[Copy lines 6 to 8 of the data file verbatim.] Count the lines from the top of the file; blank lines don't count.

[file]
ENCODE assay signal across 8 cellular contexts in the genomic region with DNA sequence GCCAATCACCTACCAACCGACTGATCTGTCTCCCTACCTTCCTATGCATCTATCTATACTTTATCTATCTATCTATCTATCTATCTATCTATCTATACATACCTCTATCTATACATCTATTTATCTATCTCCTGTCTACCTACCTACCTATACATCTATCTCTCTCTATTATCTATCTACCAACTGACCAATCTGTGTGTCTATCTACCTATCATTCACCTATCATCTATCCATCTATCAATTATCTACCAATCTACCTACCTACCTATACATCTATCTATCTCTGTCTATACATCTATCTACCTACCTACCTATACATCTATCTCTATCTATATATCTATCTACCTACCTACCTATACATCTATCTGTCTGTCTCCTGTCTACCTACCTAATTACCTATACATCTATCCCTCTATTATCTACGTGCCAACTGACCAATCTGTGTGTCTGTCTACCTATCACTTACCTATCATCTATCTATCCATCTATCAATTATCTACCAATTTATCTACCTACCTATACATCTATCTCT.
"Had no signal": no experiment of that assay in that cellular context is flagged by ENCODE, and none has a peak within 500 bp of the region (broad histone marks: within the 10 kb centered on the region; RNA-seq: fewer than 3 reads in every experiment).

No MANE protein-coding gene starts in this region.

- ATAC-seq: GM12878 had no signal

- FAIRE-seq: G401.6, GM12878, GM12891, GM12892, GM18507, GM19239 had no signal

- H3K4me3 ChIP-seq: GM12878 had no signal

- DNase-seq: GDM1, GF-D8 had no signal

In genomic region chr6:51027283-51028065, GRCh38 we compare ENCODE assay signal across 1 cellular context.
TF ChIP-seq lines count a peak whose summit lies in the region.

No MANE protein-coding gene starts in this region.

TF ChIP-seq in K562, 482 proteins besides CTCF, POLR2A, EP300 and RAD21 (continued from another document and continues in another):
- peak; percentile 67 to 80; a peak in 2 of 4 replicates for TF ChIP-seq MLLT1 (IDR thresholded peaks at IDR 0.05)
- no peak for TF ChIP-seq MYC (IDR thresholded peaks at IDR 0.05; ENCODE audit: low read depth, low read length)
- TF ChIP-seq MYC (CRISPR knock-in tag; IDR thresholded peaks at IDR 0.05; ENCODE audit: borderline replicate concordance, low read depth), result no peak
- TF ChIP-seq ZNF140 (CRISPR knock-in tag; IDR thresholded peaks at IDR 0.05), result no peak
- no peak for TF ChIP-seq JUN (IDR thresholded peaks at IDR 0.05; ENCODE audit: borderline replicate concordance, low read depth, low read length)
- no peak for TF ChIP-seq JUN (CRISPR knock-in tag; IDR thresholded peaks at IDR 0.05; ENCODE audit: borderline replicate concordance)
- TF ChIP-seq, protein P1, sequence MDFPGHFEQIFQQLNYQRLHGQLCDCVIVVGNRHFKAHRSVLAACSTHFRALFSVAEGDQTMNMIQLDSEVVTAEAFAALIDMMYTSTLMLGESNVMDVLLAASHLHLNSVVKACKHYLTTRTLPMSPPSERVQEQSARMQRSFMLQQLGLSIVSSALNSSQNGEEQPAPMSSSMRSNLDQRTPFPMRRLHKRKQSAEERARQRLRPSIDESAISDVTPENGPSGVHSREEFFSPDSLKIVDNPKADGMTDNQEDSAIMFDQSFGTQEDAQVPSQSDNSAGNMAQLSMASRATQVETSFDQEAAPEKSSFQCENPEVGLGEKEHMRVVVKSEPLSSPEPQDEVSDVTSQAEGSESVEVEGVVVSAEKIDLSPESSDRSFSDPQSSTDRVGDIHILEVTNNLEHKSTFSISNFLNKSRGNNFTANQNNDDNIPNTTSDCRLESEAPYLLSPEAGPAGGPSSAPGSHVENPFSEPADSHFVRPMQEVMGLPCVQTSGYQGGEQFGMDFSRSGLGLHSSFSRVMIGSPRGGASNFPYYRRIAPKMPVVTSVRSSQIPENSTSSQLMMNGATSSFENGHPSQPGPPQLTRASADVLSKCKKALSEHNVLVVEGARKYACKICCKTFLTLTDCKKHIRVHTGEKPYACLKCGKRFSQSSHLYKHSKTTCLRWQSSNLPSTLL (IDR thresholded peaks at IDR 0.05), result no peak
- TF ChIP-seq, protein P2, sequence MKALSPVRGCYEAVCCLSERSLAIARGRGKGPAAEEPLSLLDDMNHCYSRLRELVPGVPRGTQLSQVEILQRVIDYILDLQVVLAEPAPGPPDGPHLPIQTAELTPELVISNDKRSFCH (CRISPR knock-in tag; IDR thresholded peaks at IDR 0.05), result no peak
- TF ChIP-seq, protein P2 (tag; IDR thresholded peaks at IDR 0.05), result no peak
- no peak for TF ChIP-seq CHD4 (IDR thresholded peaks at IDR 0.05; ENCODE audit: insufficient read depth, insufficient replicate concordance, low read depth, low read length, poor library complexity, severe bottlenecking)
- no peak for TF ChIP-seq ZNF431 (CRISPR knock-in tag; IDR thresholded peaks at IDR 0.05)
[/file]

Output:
- H3K4me3 ChIP-seq: GM12878 had no signal

- DNase-seq: GDM1, GF-D8 had no signal

In genomic region chr6:51027283-51028065, GRCh38 we compare ENCODE assay signal across 1 cellular context.